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Camarinal Sill facts for kids

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STS059-238-074 Strait of Gibraltar
The Strait of Gibraltar as seen from space.
Camarinal Still Water Mixing (Simplified)
Natural Flow over the Camarinal Sill

The Camarinal Sill is the sill separating the Mediterranean Sea and the Atlantic Ocean. This threshold is the shallowest seafloor pass between the Iberian Peninsula and Africa. It is located approximately 25 km west of the narrowest section of the Strait of Gibraltar and 20km east of the Espartel Sill, at 35°56′N 5°45′W / 35.933°N 5.750°W / 35.933; -5.750 (Camarinal Sill), at an elevation of −280 m.

Its formation is linked to the Zanclean flood and the termination of the Messinian salinity crisis, when the Mediterranean was abruptly refilled through the Gibraltar Strait, excavating the 900-metre-deep gorge that lies underneath the water. A competing hypothesis suggests that both the gorge and the Camarinal Sill are the result of fluvial erosion during the desiccation of the Mediterranean (Messinian salinity crisis).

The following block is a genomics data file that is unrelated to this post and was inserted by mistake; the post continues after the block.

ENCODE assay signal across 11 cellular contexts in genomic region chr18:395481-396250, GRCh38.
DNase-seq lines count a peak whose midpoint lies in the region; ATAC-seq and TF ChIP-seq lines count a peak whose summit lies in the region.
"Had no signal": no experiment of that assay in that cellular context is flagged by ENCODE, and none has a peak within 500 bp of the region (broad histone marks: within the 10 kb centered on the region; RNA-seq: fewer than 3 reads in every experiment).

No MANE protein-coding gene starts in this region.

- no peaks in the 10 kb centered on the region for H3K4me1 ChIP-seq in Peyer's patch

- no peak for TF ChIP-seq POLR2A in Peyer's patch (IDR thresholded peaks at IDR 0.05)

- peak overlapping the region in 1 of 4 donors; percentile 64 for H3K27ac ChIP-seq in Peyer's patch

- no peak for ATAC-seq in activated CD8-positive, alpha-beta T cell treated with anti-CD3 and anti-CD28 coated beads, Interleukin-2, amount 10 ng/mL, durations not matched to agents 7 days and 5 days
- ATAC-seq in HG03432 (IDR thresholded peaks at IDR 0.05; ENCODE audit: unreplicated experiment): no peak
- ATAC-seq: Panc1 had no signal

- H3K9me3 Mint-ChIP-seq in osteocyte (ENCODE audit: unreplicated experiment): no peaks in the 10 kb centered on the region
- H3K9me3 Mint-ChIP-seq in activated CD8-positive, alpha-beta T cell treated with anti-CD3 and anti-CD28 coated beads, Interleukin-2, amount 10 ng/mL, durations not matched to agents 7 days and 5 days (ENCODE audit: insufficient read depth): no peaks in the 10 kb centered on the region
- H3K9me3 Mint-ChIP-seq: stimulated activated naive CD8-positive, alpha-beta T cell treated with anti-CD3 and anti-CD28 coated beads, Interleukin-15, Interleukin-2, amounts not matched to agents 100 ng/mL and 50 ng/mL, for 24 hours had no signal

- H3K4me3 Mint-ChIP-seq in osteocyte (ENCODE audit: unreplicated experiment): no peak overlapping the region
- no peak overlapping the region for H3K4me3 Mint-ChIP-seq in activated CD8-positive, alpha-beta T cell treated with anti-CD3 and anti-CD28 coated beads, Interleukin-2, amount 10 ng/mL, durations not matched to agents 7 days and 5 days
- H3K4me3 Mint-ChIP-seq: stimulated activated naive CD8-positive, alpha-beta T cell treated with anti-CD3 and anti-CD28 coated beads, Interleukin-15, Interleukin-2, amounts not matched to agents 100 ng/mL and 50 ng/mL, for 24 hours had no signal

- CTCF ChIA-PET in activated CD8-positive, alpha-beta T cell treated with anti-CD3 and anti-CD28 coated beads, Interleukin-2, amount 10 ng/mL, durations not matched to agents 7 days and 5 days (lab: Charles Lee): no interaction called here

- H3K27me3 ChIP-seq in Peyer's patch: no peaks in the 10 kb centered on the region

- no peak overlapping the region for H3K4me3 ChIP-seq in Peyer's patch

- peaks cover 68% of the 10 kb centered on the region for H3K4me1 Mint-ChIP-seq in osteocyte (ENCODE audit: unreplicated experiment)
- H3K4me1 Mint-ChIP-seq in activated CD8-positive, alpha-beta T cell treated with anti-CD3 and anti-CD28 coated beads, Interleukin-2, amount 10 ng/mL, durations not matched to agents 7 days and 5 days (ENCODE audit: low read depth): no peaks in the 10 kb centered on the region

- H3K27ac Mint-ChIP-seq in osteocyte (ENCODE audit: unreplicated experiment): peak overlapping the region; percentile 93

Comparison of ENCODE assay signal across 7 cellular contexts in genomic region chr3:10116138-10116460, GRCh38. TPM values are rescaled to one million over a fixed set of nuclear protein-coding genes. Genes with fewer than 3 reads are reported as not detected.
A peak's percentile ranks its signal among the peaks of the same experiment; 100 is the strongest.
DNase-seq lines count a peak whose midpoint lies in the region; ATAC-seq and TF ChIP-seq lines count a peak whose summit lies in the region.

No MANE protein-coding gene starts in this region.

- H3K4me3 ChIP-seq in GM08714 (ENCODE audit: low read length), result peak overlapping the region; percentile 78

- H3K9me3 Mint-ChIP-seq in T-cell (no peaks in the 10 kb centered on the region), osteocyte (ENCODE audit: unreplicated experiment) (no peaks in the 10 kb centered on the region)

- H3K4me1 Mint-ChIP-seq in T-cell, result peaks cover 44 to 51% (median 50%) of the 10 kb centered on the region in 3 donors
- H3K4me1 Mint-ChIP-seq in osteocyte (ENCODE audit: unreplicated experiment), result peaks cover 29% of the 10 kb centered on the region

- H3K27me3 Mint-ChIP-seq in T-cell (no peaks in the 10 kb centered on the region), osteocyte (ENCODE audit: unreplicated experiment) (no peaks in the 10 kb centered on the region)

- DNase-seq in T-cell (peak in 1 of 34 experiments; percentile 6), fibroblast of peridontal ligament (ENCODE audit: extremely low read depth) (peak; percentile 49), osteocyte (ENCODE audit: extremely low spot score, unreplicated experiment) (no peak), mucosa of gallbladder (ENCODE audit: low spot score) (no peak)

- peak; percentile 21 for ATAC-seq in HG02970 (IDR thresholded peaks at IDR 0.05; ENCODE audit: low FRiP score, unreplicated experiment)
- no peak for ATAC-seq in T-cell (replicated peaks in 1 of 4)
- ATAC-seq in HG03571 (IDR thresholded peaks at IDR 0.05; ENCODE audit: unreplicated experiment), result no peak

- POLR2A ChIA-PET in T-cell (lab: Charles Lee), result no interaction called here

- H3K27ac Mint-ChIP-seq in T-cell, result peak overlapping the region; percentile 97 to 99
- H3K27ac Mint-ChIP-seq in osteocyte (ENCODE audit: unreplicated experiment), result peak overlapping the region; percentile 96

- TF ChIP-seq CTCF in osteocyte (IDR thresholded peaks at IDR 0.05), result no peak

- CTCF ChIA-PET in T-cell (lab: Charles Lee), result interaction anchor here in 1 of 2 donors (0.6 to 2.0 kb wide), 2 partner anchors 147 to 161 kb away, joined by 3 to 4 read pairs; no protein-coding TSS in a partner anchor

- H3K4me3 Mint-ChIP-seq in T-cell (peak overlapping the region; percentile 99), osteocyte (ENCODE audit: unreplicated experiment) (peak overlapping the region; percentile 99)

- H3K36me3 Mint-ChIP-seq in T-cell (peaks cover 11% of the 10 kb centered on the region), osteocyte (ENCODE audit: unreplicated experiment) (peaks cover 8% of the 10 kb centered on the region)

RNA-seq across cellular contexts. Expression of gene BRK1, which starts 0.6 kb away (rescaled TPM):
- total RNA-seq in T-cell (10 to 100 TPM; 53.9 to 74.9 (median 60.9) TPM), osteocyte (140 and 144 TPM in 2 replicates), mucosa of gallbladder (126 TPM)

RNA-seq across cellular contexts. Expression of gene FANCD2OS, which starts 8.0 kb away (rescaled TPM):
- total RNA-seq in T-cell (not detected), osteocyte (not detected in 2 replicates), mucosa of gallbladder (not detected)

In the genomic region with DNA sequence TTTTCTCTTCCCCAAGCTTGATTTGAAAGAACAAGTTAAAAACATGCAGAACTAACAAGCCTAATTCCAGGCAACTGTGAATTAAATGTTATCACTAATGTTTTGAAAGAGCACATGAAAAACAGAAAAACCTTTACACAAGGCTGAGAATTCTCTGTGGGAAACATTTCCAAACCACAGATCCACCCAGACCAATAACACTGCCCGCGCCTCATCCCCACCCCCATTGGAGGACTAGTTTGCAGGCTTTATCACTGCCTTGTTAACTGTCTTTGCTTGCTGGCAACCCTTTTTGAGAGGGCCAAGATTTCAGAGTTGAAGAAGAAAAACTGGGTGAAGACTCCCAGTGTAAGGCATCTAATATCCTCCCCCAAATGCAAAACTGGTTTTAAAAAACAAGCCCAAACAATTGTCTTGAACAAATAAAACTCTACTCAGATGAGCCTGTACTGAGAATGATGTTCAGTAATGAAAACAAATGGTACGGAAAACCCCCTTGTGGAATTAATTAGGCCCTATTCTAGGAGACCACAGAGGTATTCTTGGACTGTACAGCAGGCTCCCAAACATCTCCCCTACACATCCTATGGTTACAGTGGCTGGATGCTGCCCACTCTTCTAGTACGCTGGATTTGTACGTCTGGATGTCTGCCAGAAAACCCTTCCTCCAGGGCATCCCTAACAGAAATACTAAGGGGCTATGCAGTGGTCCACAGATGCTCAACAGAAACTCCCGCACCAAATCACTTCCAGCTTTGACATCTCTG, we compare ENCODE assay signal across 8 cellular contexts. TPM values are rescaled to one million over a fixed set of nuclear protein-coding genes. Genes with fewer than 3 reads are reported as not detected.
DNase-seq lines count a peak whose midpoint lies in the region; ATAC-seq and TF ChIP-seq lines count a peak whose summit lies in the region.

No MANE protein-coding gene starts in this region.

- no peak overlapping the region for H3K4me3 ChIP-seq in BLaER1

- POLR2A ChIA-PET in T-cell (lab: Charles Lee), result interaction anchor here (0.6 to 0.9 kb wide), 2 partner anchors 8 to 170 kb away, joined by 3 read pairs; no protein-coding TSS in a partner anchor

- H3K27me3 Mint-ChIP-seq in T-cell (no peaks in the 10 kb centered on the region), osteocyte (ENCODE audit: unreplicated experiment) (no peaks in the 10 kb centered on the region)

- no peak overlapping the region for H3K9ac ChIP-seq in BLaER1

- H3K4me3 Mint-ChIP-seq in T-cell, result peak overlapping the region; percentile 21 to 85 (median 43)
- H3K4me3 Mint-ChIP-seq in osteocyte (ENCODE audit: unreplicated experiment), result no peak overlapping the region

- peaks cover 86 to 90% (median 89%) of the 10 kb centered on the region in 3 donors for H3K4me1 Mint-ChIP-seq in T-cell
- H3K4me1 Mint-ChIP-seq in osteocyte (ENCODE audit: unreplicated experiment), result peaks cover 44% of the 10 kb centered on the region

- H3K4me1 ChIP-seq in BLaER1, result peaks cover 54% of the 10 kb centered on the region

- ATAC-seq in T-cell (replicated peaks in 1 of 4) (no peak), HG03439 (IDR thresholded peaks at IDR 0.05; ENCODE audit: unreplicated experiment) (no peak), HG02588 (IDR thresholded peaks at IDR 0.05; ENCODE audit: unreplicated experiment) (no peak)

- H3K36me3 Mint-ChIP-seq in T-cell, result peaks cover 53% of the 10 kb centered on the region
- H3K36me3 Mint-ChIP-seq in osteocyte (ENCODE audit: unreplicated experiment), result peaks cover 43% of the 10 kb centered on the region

Marine waters must climb to that depth when flowing between both ocean domains. During World War II, submarines used the upper inflow current and the lower outflow current to go in and out from the Mediterranean Sea without using their engines, to avoid being noticed from the surface.

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